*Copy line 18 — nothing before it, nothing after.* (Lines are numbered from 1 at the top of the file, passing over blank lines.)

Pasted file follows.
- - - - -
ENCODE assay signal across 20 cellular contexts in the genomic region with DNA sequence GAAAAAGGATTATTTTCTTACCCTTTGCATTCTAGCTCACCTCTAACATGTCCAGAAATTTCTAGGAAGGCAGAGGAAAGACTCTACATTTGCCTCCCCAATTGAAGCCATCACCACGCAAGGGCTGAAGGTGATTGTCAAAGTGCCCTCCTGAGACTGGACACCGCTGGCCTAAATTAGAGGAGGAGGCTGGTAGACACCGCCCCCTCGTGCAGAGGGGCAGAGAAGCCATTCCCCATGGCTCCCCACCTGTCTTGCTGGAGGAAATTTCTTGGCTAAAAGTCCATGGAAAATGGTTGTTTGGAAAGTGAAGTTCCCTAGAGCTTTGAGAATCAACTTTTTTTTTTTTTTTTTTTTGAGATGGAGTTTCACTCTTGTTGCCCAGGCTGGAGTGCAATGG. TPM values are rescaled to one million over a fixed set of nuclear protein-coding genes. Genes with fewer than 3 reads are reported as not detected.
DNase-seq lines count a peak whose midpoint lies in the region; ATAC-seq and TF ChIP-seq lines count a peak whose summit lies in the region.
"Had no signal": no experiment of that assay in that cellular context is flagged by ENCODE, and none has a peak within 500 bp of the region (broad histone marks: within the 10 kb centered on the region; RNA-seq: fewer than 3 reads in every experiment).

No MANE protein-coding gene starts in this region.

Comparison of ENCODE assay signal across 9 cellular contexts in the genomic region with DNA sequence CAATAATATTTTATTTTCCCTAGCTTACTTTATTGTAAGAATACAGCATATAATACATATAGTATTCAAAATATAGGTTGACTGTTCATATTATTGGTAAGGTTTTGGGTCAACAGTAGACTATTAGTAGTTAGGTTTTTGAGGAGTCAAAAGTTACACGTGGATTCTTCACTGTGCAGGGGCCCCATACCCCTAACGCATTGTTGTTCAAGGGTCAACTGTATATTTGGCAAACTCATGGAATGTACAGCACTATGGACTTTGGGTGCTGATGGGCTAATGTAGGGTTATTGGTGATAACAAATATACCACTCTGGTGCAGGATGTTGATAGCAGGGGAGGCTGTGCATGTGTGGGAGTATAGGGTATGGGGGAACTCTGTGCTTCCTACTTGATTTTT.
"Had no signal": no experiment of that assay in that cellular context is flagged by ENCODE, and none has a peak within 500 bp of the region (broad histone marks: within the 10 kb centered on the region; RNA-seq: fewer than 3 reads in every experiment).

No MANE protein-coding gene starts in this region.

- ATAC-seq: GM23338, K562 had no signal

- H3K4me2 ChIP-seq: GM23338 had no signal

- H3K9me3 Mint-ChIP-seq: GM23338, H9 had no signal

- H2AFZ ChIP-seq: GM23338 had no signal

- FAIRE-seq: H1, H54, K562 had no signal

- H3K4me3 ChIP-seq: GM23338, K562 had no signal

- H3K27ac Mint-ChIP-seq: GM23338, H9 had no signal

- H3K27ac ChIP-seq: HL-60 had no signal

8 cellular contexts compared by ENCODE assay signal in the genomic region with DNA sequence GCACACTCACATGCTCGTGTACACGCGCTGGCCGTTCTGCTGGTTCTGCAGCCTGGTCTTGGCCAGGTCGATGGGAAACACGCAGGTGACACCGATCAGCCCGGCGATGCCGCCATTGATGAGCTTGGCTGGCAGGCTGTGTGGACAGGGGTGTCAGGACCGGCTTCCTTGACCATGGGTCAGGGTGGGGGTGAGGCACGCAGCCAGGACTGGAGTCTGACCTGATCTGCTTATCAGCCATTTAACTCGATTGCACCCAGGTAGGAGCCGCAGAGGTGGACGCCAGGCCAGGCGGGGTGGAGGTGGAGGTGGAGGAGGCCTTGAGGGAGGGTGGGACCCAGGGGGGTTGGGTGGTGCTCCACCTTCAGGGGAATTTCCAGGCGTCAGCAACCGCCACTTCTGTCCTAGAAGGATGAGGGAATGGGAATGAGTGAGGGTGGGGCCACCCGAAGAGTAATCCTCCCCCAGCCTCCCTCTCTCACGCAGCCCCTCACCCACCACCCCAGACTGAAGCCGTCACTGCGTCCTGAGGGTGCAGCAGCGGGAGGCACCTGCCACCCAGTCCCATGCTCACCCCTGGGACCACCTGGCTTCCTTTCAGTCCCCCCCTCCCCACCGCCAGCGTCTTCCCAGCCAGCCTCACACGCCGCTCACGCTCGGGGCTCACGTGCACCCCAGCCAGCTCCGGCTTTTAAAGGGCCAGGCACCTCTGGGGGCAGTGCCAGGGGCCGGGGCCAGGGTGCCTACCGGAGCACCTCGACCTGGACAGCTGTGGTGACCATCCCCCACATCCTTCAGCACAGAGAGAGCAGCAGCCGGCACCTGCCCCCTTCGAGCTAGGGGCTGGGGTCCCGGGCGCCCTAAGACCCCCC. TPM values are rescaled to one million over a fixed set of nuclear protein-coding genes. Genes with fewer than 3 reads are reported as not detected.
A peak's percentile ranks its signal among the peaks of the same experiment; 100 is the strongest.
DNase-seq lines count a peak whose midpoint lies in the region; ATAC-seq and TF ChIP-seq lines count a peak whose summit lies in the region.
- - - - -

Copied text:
DNase-seq lines count a peak whose midpoint lies in the region; ATAC-seq and TF ChIP-seq lines count a peak whose summit lies in the region.